On this day in January 1956, Hogan was six months removed from a playoff loss to Jack Fleck in the 1955 US Open. Nelson, winner of 11 straight in 1945, had been off the tour and at his ranch for a decade. However, he still played frequently and possessed one of the best swings in golf. Ward had won back to back US Amateurs and had also claimed the British Amateur in 1952. Venturi hardly brought up the rear. Just three months after the match he came within a single shot of winning the Masters.

Frost’s description of the match is a riveting walking tour of Cypress Point, which includes detailed descriptions of each hole. His words place you at ‘the course’ for great golf, played by great golfers, while putting the events in historical context. Interspersed throughout the book are sections about the participants simply titled “Eddie,” “Ken,” “Harvie,” “Ben,” “Byron,” plus one titled “Byron and Ben” which chronicles how they drifted apart over the years. I found these sections especially rewarding by providing insight into these remarkable golfers.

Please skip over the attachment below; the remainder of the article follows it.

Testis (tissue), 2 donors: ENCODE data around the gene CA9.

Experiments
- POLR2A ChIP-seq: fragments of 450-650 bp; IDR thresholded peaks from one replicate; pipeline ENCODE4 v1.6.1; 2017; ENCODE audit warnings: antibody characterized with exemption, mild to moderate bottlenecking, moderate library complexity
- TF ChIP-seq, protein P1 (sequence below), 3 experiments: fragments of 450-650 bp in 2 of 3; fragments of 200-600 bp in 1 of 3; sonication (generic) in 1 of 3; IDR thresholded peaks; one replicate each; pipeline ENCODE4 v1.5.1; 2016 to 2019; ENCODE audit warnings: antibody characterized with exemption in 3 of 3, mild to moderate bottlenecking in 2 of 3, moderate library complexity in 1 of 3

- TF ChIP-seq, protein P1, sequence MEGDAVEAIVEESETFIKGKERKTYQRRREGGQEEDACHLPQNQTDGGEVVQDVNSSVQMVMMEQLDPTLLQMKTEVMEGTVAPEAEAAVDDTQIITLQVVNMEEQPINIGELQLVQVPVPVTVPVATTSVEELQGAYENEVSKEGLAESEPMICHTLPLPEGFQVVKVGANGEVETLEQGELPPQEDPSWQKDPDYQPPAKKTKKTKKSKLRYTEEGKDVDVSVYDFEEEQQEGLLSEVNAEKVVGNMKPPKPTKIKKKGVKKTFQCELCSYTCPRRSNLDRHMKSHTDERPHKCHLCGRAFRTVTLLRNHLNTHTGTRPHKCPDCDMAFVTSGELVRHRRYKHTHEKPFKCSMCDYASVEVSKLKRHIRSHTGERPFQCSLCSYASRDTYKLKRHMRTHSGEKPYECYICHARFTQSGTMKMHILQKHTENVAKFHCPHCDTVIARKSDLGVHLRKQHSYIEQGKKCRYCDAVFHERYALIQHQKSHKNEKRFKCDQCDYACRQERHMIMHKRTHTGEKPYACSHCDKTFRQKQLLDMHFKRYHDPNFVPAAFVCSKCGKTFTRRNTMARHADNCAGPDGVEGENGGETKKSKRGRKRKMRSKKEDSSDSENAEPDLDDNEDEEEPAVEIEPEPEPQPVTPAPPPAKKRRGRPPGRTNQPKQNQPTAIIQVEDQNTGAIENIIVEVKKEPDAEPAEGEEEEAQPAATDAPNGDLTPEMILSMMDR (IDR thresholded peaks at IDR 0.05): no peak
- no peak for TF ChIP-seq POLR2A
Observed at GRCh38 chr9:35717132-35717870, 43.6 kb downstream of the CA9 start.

Contrary to the current climate, the PGA was hardly a jet-setting, high paying profession. It was a grind that saw pros driving from tournament to tournament, staying in cheap motels, and hoping to earn enough to buy their meals and pay their backers.

Hogan was the late bloomer and a tireless worker who popularized practice. He overcame a seemingly incurable hook to develop control of the golf ball like no other golfer. He also returned from a life-threatening car wreck at age 36 to win 6 of his 9 major championships including 3 of his 4 US Open titles. While Hogan had a reputation of being a cold and ruthless man on the golf course, he could also be warm and generous.

While Venturi was in the army he played a round of golf with Hogan, who remarked that Venturi’s clubs were not in the best condition. Venturi replied that his military wages did not allow for the purchase of new clubs. Shortly thereafter, a brand new set of irons from the Hogan factory arrived at Venturi’s door. Hogan was quiet, hardly spoke to anyone and no one ever got to really know him. At the age of nine he witnessed his father’s suicide and his childhood ended. Family hardships, poverty and deprivation resulted in a closed and steely personality that no one was allowed to enter.